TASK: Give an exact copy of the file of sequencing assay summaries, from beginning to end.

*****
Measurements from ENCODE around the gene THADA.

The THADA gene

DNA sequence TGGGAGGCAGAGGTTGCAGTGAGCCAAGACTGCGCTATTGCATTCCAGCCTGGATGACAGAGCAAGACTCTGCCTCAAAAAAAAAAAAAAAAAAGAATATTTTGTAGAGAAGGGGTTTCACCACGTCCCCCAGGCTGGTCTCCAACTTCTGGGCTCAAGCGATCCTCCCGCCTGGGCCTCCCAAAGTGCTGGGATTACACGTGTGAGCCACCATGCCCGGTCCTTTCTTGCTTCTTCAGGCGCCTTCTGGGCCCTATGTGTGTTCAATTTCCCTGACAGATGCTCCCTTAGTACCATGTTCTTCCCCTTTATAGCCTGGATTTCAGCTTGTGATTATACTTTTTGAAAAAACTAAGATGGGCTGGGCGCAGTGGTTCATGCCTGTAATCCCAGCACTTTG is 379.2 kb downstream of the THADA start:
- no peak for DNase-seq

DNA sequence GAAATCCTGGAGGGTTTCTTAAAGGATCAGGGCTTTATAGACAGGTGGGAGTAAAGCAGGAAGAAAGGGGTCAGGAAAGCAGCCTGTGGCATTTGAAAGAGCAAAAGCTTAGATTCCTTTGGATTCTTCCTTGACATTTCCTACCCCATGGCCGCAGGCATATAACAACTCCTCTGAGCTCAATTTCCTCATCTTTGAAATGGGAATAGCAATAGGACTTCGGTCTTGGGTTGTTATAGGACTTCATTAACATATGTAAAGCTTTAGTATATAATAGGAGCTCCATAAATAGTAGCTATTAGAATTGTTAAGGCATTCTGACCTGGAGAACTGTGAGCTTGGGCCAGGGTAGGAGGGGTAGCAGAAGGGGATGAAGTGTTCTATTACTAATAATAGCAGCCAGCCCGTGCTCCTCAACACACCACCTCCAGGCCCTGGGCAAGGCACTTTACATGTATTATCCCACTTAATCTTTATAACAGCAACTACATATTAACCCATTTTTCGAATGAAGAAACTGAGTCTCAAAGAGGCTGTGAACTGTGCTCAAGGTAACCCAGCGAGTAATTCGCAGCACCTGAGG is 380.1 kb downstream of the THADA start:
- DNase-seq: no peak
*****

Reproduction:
Measurements from ENCODE around the gene THADA.

The THADA gene

DNA sequence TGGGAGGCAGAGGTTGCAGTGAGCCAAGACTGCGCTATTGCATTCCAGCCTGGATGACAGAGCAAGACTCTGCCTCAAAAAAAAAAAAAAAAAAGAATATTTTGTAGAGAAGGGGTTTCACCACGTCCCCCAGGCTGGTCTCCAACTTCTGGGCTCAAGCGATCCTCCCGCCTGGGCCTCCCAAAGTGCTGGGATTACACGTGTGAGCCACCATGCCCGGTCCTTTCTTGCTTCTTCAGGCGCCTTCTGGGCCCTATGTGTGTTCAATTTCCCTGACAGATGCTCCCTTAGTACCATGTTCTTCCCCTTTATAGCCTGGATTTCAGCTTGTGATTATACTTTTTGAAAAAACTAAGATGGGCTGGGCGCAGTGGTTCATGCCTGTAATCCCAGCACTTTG is 379.2 kb downstream of the THADA start:
- no peak for DNase-seq

DNA sequence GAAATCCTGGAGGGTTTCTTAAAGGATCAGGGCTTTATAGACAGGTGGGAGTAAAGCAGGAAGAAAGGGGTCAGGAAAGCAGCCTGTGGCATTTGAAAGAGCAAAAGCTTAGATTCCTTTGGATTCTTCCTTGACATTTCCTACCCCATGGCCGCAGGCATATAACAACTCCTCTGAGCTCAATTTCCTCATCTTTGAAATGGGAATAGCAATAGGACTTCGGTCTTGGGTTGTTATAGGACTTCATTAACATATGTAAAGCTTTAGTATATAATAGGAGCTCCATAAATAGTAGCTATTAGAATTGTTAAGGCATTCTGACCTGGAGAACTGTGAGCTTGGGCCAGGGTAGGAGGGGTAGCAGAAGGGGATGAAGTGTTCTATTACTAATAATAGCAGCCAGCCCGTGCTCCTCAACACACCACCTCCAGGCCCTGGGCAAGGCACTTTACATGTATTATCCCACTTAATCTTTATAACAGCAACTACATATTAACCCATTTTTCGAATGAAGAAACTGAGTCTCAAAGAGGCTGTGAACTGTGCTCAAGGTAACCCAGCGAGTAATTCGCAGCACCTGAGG is 380.1 kb downstream of the THADA start:
- DNase-seq: no peak